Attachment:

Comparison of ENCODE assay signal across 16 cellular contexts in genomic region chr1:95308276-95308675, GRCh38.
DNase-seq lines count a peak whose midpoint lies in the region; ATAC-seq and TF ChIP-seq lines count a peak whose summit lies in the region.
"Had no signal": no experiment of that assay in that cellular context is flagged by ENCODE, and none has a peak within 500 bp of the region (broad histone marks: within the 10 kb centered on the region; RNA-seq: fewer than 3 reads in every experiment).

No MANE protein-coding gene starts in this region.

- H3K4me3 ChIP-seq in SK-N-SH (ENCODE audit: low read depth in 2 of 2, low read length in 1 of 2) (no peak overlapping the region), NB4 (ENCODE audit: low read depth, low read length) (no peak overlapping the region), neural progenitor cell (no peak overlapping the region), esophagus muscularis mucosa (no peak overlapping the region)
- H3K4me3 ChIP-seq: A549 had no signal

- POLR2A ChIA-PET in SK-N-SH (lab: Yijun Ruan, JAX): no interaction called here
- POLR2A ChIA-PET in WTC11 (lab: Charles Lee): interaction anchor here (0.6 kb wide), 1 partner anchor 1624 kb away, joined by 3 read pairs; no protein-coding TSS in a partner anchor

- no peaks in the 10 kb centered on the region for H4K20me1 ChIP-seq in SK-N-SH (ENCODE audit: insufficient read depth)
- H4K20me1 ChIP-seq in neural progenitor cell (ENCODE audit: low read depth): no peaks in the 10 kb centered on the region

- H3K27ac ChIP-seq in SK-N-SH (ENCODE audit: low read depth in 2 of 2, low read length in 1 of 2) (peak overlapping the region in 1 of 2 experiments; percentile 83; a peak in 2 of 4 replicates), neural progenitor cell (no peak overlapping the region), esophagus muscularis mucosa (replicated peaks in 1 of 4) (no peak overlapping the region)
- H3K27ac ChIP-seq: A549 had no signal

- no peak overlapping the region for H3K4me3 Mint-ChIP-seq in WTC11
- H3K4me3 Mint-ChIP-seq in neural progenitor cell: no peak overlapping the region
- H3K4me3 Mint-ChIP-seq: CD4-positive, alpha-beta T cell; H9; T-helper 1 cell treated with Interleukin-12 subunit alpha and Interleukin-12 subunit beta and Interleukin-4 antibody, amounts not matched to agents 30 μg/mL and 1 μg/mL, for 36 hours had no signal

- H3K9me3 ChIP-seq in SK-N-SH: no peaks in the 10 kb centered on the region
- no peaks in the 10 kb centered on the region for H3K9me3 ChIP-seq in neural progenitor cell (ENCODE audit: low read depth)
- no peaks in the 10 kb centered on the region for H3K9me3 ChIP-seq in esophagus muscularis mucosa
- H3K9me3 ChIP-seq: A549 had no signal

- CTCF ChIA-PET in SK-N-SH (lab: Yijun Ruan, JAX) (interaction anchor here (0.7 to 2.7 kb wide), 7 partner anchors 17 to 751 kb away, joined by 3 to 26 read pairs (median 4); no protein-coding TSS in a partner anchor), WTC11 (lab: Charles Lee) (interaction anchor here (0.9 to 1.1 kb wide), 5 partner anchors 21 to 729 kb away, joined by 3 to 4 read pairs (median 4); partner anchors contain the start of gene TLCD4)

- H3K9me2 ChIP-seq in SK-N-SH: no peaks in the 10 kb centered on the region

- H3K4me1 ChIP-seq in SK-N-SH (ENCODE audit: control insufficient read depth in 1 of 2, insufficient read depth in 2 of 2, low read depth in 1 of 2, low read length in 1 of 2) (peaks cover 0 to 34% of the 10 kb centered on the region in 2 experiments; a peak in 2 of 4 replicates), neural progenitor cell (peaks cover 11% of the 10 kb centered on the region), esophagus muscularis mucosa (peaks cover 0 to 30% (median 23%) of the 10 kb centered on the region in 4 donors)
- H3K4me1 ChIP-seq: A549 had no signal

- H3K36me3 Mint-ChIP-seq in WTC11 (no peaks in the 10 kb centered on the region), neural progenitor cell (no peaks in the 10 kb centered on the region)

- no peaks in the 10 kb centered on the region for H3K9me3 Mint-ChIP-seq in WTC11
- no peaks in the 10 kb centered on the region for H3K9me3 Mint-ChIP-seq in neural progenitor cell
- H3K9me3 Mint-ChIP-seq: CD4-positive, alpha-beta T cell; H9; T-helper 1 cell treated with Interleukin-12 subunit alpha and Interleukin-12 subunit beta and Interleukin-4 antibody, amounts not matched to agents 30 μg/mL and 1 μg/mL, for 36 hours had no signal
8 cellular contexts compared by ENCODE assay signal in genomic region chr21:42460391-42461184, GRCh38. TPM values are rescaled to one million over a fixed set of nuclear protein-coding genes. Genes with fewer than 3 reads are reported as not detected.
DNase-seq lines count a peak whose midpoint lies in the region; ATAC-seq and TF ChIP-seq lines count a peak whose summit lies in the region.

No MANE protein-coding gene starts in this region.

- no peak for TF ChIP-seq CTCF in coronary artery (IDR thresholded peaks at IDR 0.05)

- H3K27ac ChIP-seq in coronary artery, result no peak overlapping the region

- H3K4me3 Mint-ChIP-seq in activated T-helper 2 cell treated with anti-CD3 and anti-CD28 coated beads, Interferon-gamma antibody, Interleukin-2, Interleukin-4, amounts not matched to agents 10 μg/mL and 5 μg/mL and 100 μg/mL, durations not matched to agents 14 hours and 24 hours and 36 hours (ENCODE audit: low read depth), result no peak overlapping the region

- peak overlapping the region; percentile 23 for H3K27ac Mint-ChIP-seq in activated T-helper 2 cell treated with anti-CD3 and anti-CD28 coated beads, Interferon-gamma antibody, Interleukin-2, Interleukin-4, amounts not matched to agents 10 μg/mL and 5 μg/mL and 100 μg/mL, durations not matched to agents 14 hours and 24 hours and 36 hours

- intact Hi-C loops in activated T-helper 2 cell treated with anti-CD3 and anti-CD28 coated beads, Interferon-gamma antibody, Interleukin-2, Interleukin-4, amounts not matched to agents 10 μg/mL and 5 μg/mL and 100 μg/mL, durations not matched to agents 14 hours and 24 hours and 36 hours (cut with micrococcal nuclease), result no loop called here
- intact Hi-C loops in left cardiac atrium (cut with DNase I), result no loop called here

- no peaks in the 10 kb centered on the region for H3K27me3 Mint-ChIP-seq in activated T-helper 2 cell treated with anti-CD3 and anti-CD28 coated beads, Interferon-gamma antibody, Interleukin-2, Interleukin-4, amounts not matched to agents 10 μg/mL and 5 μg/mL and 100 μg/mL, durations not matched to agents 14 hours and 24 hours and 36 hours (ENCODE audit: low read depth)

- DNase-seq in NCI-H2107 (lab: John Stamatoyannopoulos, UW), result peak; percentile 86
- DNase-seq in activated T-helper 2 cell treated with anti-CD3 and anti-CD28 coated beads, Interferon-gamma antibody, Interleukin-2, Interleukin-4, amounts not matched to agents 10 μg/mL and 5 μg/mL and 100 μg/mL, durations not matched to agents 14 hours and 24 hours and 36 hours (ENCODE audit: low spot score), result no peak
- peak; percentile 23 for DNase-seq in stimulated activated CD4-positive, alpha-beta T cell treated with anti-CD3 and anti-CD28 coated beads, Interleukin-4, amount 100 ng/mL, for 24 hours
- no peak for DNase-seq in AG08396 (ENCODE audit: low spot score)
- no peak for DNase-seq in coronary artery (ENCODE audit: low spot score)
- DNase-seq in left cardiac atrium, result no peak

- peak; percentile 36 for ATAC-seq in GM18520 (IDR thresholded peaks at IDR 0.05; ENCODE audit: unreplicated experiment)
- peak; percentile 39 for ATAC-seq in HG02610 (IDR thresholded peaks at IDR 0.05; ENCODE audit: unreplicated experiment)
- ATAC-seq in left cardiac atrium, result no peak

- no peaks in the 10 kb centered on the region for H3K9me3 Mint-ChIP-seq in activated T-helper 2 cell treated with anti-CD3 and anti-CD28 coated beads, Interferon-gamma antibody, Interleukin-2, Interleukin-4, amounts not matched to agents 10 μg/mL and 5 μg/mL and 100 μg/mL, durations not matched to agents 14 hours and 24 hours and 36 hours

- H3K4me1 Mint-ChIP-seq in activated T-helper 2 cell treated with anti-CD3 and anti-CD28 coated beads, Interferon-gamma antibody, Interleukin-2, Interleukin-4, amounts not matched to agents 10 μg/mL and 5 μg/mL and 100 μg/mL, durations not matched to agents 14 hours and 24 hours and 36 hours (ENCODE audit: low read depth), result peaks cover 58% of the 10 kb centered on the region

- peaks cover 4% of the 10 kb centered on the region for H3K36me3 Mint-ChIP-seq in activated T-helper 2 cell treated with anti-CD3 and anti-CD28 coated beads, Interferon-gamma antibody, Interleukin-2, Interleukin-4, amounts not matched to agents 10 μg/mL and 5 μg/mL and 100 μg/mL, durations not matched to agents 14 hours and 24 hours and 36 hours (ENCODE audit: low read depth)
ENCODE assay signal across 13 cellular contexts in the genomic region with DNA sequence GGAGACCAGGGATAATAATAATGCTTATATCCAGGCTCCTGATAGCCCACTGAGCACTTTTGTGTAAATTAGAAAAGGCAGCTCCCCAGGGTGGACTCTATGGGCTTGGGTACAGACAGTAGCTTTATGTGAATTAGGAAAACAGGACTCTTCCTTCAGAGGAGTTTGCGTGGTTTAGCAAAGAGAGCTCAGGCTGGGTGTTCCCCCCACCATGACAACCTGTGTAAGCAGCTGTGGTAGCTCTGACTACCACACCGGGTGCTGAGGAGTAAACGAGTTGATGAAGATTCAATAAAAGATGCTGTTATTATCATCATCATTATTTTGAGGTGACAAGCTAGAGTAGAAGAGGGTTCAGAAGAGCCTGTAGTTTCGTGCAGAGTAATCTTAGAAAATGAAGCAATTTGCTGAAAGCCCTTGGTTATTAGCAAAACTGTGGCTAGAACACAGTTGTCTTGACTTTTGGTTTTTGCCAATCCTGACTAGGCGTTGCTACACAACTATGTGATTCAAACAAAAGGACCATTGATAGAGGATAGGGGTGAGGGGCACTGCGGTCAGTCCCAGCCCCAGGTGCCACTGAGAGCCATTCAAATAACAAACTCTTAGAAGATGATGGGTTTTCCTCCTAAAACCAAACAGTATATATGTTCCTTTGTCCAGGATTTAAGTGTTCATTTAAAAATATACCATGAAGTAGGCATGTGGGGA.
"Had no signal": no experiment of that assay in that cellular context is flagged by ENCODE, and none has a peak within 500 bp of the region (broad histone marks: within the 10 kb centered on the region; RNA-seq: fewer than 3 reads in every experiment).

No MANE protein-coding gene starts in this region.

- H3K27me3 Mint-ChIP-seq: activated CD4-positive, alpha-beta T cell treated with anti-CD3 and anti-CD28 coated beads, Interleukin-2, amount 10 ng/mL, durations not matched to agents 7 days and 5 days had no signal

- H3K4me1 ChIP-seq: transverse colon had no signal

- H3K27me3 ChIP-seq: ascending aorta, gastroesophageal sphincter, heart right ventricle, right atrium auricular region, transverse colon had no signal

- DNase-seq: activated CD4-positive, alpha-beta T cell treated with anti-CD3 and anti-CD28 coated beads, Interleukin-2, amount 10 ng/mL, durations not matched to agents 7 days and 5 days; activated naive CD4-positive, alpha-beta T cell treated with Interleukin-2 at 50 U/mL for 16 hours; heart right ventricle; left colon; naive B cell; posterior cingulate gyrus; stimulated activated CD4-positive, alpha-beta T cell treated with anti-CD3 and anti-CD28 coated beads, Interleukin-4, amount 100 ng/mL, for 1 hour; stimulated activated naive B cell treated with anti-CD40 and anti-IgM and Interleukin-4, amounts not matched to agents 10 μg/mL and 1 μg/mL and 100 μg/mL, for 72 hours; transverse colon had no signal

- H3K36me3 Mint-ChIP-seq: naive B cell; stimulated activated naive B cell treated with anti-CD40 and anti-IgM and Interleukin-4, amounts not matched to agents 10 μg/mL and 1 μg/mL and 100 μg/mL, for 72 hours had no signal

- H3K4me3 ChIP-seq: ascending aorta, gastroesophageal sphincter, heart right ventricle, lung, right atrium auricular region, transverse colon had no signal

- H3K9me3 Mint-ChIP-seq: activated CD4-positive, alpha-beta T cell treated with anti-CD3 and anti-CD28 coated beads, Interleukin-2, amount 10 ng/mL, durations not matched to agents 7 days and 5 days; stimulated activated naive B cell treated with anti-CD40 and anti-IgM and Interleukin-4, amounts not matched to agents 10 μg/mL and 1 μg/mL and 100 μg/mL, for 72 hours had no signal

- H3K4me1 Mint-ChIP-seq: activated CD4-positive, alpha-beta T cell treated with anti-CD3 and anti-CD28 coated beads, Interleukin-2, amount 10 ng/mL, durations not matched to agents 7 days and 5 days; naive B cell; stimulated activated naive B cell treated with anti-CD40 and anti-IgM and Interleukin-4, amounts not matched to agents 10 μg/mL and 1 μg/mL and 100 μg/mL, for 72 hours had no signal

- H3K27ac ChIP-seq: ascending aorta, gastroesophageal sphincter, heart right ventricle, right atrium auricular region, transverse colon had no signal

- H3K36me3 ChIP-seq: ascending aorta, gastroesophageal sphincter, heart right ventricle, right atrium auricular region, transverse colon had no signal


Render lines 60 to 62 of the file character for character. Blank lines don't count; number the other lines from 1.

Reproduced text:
- H3K4me1 Mint-ChIP-seq: activated CD4-positive, alpha-beta T cell treated with anti-CD3 and anti-CD28 coated beads, Interleukin-2, amount 10 ng/mL, durations not matched to agents 7 days and 5 days; naive B cell; stimulated activated naive B cell treated with anti-CD40 and anti-IgM and Interleukin-4, amounts not matched to agents 10 μg/mL and 1 μg/mL and 100 μg/mL, for 72 hours had no signal

- H3K27ac ChIP-seq: ascending aorta, gastroesophageal sphincter, heart right ventricle, right atrium auricular region, transverse colon had no signal

- H3K36me3 ChIP-seq: ascending aorta, gastroesophageal sphincter, heart right ventricle, right atrium auricular region, transverse colon had no signal